At around 9:00 pm, captain Nordenson came up for a lastl check of how things were going on. At this time the Stockholm recorded a speed of 18.5 knots, full speed ahead. At that time the water was calm despite the occasional swell. Water temperature was at 70° F with a mild breeze emanating from the southwest.Third officer Giannini of Andrea Doria took over the Nantucket Shoals lightship on the radar at around 9:20 pm. at a proximity of 17 miles. Meanwhile, helmsman of Stockholm was changedCaptain calamai ordered the change of Andrea Doria’s course from 267° to 261° at 9: 40 pm. At this time the Nantucket lightship was about 14 miles ahead of radar. His intention of doing this was to ensure the vessel passes about a mile and a half stationery to the south of the stationary lightship. Captain Nordenson of Stockholm also ordered for a change of course from 090° to 087° at the same time for the vessel to pass within two miles south of the Nantucket lightship which was her last fix position before heading north.
Captain Nordenson left standing orders that would be informed in case fog or any unexpected weather conditions erupted in the course of the sail. Meanwhile, he went to his cabin. This was quite unprofessional as it is known all over that advection fog is experienced in that region at that time of the year. Besides his standing orders, he also informed the people in charge to call him before Stockholm reached the Nantucket lightship. He did so so that he would issue the next order for the course to be changed northward to 066°.
At 10:04 pm Carstens-Johannsen fixed the ship’s position using radio beacons and radio direction finder from Nantucket lightship and Block Island. This new fix indicated that the ship was being set more northerly as opposed to captain Nordenson’s orders. Although he used radio identifiers of these beacons, he was unaware that it was possible for him to use Morse codes received from them to evaluate the presence of dense fog at that time. At exactly 10:10 pm, Carstens changed Stockholm’s course from 087° to 089°. He did this to counter the current which was bringing his ship more toward the north as contrary to captain Nordenson’s instructions. Later on, Carstens claimed that this correction was made at 10:30 opposite to the information recorded on the course recorder from Stockholm which indicates that the change was made at 10:10 pm.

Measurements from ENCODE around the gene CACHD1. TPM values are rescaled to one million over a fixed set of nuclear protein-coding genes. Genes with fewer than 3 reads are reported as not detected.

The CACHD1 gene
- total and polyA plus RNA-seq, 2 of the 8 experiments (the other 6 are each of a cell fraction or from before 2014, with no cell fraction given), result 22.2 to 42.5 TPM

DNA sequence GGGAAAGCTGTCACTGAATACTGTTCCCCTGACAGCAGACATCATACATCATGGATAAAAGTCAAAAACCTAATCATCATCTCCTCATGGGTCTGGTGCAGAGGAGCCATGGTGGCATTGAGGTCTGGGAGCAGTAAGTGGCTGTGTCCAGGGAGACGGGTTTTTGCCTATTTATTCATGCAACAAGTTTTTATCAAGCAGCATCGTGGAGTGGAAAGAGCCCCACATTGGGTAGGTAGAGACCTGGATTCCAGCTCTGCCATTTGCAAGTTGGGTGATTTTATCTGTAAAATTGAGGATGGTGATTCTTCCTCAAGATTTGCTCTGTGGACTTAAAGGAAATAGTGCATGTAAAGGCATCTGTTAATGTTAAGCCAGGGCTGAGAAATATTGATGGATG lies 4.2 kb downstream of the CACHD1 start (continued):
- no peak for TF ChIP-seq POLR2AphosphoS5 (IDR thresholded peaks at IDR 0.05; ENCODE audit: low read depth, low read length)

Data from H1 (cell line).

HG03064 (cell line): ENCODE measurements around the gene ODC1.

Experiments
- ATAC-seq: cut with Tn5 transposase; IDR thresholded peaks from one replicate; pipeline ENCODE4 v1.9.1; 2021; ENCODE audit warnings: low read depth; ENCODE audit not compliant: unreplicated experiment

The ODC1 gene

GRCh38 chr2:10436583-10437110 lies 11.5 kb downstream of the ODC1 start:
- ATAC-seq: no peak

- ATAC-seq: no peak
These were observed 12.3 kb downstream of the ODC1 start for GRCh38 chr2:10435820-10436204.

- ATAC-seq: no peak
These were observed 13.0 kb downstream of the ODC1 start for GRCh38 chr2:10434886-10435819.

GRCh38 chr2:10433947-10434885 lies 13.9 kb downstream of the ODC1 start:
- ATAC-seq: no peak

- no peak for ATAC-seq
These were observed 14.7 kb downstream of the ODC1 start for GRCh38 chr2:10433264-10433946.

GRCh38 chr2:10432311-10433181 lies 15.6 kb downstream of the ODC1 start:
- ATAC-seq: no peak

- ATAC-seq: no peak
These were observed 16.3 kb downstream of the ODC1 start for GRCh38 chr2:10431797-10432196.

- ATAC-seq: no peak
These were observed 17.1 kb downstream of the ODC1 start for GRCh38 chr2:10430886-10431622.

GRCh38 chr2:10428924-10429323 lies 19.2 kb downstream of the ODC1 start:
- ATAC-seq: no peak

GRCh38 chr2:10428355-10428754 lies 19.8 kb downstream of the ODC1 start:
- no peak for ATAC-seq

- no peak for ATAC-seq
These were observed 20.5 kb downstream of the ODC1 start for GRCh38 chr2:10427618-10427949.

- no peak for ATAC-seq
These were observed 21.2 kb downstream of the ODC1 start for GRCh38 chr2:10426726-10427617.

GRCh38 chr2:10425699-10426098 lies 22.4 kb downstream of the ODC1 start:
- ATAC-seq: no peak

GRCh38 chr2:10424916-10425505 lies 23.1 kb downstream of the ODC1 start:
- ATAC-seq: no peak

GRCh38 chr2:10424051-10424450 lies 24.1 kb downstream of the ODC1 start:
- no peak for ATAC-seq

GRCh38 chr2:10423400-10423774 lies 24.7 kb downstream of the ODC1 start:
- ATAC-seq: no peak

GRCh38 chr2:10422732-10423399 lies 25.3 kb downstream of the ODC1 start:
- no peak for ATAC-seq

As at 10:20 pm Andrea Doria which was westbound was one mile away from the Nantucket Shoals lightship. After noticing this captain, Calamai ordered the course to be changed from 261° to 268° to direct the ship towards the Ambrose channel lightship and the entrance to New York harbor. The course recorder recorded that the course was changed from 089° to 091° by Carstens which he later on claimed was as a result of taking a second RDF fix about fifteen minutes after the first correction. The same course recorder also indicated that between 10:10 pm and 10:40 pm, the ship’s average heading remained unchanged. It is only after the change of the helmsman that a slight change in the ship’s average heading was noticed on the recorder print. From the information obtained from the course recorder, it is evident that there was poor concentration on the part of Peder Larsen, the new helmsman who failed to control the ship causing it to yaw several degrees to either side of the mean course lane.
This lack of concentration was proven later on during the pretrial hearings in New York. Shown below are the pertinent segments are obtained from the course recorders of the two vessels between 9 p.m. and 11:40 p.m. local time.

The course variations mentioned above are acknowledged together with the details surrounding the minutes before and after the collision. Moreover, it is quite easy to notice the wide variations at Stockholm after Larsen took over the steer at 10:40 pm. Stockholm’s third officer claimed he made appropriate use of the radar plotting board near the radar screen.